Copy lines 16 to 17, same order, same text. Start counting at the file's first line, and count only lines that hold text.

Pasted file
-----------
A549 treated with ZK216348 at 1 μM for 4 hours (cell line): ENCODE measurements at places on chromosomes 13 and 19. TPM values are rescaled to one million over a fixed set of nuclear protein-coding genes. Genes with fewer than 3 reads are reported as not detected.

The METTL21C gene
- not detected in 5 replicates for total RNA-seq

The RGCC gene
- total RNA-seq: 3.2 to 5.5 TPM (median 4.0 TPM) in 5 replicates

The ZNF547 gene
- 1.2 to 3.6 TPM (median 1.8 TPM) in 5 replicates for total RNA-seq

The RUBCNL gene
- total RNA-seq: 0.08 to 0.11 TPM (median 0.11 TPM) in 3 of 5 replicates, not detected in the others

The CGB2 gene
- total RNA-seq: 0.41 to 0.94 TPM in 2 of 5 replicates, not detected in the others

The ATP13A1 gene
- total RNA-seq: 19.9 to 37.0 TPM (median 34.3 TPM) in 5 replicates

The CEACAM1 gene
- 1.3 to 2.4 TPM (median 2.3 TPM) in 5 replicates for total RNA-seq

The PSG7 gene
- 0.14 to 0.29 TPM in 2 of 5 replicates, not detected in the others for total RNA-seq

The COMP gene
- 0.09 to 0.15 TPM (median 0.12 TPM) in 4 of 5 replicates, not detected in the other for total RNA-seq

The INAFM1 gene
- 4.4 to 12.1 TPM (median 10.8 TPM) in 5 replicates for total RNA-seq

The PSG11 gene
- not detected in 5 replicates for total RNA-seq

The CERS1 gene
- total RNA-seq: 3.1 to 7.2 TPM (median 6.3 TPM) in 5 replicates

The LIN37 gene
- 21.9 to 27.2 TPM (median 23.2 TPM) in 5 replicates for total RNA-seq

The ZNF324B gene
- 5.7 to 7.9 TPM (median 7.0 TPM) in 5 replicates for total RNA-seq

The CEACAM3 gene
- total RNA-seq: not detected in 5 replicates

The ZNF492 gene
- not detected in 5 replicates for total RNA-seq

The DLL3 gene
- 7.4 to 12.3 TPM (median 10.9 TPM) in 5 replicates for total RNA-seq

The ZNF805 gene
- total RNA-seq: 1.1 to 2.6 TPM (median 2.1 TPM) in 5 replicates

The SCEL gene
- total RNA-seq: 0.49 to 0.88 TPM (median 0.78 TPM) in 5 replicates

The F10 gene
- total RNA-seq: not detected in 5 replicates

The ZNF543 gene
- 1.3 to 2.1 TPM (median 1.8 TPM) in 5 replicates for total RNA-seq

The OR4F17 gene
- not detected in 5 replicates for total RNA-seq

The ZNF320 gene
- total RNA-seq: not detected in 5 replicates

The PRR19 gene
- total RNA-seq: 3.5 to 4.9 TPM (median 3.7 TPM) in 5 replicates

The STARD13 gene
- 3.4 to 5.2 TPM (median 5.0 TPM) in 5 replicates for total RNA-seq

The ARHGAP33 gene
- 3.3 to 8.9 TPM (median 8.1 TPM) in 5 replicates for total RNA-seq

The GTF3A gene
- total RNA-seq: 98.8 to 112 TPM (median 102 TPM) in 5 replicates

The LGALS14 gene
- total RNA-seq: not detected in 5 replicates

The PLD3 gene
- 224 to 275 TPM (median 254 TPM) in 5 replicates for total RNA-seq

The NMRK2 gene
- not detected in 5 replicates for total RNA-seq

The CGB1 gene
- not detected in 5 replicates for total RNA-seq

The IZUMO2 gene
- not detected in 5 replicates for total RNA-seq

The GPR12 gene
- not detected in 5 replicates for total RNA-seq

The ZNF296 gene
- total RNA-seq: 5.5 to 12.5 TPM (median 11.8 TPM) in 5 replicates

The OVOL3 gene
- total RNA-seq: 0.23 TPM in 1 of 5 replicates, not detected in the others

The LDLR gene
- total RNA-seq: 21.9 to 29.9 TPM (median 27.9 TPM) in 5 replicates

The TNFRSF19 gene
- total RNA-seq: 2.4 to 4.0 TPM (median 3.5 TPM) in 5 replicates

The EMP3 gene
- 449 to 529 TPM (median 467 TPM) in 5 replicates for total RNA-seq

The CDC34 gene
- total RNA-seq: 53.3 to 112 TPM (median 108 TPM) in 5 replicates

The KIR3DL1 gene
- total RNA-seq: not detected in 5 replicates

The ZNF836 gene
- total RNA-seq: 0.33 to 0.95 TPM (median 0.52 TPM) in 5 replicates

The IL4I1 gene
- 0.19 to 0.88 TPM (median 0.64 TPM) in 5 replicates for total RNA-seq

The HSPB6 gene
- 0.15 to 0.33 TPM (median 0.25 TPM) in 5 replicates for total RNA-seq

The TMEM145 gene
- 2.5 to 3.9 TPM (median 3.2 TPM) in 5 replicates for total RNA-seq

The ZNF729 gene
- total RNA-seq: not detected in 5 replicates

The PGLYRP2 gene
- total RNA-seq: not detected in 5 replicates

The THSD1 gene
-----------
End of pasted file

The PSG7 gene
- 0.14 to 0.29 TPM in 2 of 5 replicates, not detected in the others for total RNA-seq